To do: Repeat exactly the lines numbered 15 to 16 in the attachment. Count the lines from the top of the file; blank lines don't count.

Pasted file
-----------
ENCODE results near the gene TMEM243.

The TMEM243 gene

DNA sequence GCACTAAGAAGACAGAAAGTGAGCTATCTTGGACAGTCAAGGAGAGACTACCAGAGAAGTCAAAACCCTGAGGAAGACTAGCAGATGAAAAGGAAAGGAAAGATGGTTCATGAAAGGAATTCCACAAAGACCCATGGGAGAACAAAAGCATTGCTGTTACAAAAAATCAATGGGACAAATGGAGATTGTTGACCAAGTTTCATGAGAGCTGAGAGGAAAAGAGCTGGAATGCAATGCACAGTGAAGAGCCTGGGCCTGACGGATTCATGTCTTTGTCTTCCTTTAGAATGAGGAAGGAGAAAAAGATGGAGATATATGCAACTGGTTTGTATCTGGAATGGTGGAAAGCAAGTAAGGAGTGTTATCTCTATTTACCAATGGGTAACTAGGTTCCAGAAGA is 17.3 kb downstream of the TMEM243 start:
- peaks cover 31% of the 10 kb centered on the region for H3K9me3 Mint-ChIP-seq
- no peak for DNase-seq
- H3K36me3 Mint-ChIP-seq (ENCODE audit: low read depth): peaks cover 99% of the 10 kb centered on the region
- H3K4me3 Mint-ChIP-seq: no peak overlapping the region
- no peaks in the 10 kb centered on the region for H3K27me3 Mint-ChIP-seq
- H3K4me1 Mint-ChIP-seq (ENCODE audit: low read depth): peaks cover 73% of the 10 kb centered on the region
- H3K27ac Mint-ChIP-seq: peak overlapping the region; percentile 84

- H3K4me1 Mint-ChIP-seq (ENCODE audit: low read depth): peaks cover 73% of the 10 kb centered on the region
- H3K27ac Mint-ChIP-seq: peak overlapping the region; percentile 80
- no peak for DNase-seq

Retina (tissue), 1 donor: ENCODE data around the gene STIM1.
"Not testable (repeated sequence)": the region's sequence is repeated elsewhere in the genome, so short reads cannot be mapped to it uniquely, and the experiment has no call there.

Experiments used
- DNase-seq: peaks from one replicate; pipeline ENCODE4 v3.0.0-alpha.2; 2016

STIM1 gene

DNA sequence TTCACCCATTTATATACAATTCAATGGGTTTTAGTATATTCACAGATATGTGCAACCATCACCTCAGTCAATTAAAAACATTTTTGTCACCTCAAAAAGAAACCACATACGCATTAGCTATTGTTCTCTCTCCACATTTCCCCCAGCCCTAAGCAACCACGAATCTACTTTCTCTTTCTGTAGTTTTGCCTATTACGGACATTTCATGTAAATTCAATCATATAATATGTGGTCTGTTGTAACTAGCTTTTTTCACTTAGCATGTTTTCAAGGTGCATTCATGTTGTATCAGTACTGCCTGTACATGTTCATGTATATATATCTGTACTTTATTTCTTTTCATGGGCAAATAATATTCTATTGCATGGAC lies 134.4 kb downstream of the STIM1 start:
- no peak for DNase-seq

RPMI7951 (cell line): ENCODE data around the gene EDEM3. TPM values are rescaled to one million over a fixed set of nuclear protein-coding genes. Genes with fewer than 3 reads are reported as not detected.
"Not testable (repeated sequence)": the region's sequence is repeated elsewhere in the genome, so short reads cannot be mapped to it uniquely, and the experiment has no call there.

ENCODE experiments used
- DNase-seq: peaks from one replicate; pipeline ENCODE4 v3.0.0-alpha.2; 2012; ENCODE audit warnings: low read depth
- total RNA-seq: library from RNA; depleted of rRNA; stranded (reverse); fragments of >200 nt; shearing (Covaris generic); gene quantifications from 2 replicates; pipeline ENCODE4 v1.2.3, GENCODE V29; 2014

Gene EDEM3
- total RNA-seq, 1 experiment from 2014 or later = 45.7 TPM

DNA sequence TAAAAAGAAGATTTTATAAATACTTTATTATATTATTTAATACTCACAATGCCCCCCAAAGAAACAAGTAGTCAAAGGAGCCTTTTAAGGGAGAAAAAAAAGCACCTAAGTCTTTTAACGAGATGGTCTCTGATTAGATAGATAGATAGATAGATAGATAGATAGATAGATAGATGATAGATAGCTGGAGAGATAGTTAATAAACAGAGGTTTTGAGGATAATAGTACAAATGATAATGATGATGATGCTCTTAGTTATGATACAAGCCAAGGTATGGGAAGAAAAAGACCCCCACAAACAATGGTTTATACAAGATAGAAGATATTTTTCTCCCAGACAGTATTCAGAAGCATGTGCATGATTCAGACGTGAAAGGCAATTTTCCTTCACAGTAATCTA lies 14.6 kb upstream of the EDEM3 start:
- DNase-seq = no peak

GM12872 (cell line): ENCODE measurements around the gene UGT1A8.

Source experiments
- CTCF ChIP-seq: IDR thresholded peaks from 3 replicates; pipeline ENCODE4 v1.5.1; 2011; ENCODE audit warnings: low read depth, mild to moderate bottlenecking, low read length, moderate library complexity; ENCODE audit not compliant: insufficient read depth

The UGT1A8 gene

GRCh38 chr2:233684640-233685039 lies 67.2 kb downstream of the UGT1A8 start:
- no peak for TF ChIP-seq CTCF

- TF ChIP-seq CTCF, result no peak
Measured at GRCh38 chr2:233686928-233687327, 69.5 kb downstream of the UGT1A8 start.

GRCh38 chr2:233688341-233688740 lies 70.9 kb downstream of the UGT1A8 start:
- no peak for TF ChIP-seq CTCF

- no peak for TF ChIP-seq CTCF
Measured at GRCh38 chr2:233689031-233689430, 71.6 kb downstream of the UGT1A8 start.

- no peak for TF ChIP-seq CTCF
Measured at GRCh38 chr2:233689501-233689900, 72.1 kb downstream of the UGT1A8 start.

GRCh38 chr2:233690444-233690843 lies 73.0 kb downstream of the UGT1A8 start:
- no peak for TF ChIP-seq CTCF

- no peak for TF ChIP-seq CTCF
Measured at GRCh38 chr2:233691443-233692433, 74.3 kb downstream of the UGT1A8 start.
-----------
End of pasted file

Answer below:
"Not testable (repeated sequence)": the region's sequence is repeated elsewhere in the genome, so short reads cannot be mapped to it uniquely, and the experiment has no call there.

Experiments used